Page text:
Curiosity, inquisitiveness, activity – these are the things that keep us well. Coming to Keppoch is a recipe for well-being.
Dr. John Chiasson
Finding Well-Being in the Great Outdoors
Keppoch Mountain rises on the horizon just outside of the town of Antigonish, N.S. Once a popular ski hill, Keppoch’s chair lifts and downhill skiers are long gone now. In their place, a series of hiking and biking trails wind their way up, down and around the mountain.
Every day, people of all ages arrive to hit the trails, on foot or by bike in the warmer months, on snow shoes and cross-country skis once the snow falls. A cozy stone lodge with a large stone fireplace welcomes hundreds of visitors a year, from the local community and from as far away Scotland, England, Germany, Thailand and even New Zealand.
It’s all part of the plan, says Dr. John Chiasson, a family physician in Antigonish.
In addition to working full time caring for his patients, he’s also the president of the Positive Action for Keppoch (PAK) Society. The non-profit organization was founded in 2010 to breathe new life into the defunct ski hill, offering people in the Antigonish area a place to commune with nature – and improve their health and well-being.
“Most people think of health in negative terms – in terms of trying to prevent or remediate disease,” says Dr. Chiasson. “But the World Health Organization describes health as ‘a complete state of mental, physical and social well-being’ – in positive terms. And coming to Keppoch is a positive thing. You come here, have fun, enjoy being in nature, and come away in a state of well-being.”
Dr. Chiasson says that the benefits of spending time at Keppoch go well beyond the obvious benefits associated with outdoor activity, such as improved physical fitness.
“Exercise is important, but it’s only part of the equation,” he says. The psychological impact of time spent outdoors is significant, too – especially in an era when people spend so much time connected to their mobile phones.
“Being out in the woods requires your full presence,” says Dr. Chiasson. “It’s a mindfulness exercise. You don’t think about anything else. You’re looking at the trees, keeping your eyes on the trail. It changes how you feel.”
It also changes how people feel about themselves, he says.
We invite people to come out here and try something new, to learn new skills and to make new social connections.” People who don’t want to hike or bike might decide to learn about geo-caching (the park is home to 20 different geo caches). They might get involved as volunteers, joining Dr. Chiasson for a day of blazing trails and constructing bridges. They might meet up with old friends or make new ones at one of the park’s special events. In the end, says Dr. Chiasson, “people often end up thinking of themselves in a different way.”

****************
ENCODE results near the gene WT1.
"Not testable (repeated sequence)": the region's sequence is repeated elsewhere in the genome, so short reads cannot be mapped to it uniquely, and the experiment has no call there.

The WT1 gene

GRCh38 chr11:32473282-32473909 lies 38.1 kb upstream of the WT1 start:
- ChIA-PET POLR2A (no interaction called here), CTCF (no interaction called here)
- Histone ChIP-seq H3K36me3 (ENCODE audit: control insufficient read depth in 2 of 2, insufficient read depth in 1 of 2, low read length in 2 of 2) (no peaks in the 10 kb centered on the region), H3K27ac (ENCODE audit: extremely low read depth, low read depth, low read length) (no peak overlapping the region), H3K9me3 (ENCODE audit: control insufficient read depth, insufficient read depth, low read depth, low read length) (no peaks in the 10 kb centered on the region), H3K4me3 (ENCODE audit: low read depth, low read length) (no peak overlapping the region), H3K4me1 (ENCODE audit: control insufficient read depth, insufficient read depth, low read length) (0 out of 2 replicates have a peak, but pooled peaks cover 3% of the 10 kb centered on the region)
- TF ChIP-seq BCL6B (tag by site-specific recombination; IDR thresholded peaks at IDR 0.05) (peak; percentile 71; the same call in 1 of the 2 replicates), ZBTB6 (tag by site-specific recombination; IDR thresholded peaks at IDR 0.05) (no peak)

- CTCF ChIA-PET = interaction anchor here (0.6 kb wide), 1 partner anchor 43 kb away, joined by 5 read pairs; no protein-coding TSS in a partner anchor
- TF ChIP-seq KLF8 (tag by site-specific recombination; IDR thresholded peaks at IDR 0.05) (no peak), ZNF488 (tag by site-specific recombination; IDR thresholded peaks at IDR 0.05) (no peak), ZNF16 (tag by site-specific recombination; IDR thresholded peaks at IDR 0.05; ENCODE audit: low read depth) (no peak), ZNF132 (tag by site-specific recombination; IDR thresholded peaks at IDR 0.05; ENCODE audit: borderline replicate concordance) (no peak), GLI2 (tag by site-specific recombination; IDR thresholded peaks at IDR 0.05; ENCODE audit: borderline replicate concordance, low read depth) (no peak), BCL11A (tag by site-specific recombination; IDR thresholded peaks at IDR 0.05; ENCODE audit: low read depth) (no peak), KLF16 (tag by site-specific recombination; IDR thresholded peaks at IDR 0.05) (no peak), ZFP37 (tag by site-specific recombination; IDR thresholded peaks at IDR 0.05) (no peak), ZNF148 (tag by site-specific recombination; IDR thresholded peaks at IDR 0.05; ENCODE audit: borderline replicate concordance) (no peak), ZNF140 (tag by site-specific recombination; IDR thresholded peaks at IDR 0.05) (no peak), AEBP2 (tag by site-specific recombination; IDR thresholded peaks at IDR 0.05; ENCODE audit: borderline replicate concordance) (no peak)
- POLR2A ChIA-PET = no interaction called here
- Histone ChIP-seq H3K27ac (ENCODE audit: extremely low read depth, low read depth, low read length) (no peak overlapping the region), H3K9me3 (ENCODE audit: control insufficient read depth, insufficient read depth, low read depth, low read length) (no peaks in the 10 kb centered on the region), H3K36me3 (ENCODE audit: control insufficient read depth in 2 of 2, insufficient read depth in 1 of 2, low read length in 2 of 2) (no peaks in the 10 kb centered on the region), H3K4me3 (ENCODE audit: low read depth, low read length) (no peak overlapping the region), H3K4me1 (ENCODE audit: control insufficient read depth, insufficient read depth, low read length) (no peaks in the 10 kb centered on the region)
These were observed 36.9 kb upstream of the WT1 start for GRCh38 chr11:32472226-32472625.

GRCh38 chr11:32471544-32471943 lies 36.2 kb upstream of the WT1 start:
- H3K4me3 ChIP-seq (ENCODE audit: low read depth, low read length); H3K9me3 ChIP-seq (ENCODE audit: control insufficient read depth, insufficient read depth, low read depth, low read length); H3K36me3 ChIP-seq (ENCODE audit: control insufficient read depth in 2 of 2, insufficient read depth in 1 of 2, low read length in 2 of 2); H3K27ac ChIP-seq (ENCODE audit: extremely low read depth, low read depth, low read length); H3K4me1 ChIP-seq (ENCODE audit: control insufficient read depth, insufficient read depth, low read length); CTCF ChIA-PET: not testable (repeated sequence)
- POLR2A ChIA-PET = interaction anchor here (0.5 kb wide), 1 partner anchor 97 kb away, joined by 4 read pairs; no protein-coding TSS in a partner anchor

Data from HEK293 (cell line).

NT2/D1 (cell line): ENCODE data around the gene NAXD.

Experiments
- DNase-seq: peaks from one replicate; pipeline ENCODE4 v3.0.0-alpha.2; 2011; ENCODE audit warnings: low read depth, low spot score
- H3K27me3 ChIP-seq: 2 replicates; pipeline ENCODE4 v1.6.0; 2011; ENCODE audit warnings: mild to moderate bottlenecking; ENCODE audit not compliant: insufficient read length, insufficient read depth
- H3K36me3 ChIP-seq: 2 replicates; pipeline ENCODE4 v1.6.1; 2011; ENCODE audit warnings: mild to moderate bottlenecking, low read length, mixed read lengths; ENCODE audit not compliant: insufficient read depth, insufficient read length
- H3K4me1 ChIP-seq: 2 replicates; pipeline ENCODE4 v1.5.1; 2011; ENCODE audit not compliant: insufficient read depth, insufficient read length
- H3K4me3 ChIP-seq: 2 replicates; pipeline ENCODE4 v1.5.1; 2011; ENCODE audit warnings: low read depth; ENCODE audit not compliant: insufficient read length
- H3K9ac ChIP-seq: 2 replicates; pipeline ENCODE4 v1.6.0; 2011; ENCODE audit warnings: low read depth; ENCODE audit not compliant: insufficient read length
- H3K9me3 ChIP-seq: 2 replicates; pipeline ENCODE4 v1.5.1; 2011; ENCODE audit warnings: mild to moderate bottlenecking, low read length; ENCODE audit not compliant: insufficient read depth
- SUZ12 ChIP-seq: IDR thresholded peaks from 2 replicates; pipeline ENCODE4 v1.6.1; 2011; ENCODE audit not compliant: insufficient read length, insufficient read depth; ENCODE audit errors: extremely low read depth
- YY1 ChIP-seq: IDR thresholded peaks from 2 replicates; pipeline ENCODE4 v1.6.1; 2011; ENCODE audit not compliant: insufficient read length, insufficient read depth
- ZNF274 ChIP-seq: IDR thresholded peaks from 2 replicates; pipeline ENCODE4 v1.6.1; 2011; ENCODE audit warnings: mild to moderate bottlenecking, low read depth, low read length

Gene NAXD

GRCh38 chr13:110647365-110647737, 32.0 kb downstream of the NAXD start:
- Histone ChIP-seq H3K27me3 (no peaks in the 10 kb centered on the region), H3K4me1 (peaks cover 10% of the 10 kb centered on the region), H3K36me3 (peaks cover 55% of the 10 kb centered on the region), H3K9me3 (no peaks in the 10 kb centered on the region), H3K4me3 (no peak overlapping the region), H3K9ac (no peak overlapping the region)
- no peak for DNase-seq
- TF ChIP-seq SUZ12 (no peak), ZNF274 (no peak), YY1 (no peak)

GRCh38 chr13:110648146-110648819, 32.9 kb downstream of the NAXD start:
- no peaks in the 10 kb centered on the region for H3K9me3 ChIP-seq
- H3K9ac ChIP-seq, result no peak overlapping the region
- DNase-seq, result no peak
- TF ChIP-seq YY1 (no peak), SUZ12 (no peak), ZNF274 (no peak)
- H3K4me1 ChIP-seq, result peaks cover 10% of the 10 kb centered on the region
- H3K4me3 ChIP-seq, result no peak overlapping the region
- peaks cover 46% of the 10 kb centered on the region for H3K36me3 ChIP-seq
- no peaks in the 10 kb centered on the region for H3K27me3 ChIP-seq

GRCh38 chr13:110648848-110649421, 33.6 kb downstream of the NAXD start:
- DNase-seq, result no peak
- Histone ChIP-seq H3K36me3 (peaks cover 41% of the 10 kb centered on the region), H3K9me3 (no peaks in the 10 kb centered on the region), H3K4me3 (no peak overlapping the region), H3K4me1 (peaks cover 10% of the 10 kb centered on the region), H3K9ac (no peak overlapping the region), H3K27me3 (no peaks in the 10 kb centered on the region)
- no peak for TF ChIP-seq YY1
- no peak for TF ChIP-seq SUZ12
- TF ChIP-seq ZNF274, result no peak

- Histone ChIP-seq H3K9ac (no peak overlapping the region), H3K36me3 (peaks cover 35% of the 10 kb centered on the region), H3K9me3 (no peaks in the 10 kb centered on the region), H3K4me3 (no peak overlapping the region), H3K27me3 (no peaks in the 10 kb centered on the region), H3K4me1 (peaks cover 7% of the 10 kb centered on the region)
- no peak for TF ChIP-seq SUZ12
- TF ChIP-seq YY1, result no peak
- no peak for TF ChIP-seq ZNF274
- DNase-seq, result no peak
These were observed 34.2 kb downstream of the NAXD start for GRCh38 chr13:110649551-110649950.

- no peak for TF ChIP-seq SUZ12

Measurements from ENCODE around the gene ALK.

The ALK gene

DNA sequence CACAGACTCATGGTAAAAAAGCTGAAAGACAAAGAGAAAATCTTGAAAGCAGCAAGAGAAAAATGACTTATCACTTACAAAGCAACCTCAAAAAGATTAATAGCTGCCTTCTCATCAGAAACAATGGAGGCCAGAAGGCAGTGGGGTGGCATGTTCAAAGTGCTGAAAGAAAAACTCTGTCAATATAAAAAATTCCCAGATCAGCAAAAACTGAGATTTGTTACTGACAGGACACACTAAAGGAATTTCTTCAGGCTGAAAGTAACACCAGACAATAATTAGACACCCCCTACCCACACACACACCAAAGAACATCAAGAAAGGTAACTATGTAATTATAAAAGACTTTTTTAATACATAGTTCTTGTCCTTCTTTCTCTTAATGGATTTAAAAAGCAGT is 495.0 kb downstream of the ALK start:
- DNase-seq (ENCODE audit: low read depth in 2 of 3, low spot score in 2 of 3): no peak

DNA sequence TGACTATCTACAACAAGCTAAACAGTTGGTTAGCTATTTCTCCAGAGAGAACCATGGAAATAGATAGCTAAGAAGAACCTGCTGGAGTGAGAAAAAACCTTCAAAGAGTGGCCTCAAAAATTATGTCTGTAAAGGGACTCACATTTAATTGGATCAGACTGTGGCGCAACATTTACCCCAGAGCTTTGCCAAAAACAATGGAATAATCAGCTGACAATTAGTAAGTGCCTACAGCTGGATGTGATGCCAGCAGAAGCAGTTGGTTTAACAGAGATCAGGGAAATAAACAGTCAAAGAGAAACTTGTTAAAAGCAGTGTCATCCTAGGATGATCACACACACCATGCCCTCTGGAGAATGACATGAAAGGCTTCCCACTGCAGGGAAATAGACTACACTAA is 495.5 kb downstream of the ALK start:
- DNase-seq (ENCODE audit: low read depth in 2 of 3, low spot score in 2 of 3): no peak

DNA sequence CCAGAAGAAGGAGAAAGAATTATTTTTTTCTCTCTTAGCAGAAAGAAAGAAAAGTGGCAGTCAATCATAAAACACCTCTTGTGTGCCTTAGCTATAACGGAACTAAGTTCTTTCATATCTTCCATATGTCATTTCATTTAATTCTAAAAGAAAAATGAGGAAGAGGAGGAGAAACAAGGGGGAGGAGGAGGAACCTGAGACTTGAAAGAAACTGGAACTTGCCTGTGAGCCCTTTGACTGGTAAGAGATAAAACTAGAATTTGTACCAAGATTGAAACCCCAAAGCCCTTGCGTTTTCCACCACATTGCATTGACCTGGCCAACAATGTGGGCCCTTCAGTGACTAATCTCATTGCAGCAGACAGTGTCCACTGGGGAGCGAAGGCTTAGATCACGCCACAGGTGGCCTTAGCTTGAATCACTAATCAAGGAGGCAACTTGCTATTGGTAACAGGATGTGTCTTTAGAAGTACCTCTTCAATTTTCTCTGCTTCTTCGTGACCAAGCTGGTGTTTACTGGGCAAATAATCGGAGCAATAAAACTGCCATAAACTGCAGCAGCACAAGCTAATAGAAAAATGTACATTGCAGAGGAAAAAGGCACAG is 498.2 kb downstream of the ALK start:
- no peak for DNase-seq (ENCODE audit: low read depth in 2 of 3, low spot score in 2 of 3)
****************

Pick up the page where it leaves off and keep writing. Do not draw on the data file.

But before the park could help people think of themselves in a different way, Dr. Chiasson and his fellow committee members had to get people to think of the park in a different way. He travelled all over the area stuffing mailboxes with meeting invites and information flyers, meeting one-on-one with local landowners, and attending public consultation meeting after public consultation meeting.
Seeking extensive community feedback was key, says Dr. Chiasson. “From the very beginning, we involved local people in helping to determine how the park would be developed,” he says. It started with an online survey. “First, we asked, ‘What do you want to see at Keppoch?’ Then we asked, ‘Would you be willing to contribute the price of a cup of coffee to make it happen?’”
Positive response from the townspeople led to a $32,000 grant from Antigonish town and county. From there, Dr. Chiasson approached the Nova Scotia Department of Health and Wellness and the federal government for further contributions, again emphasizing a collaborative approach.
“When we submitted our funding request to the Department of Health and Wellness, we said, ‘We see that promoting good health and active living is important to you – it is to us, too. If you can help fund the project, we can promote those messages. We can build this together.’ And it worked.”
In five years, with contributions from the committee members and local sponsors, including a number of physicians, and funding from the municipal, provincial and federal governments, the PAK has raised more than $500,000 to finance its initiatives, and Keppoch continues to grow.
In 2014, the goal was to construct a kids’ park where young riders could practice their technical biking skills. With the kids’ park now in use, the new goal is to make an accessible trail, a level, paved pathway that will open the park up to people with mobility issues and to parents with children in strollers or wagons. Much of the work at Keppoch is done by volunteers; people like Dr. Chiasson who enjoy both using the trails on a regular basis and working to build and maintain the facilities.
Work, play, and special events are all recorded on the Keppoch Facebook page, which is also maintained by Dr. Chiasson and has garnered “likes” from thousands of people – although “like” might not be a strong enough word.
“Coming to Keppoch gives people a chance to be active, but it also lets them learn leadership skills, build community and increase their confidence,” says Dr. Chiasson. “This facility, and the experiences that it provides for people, help make life meaningful.”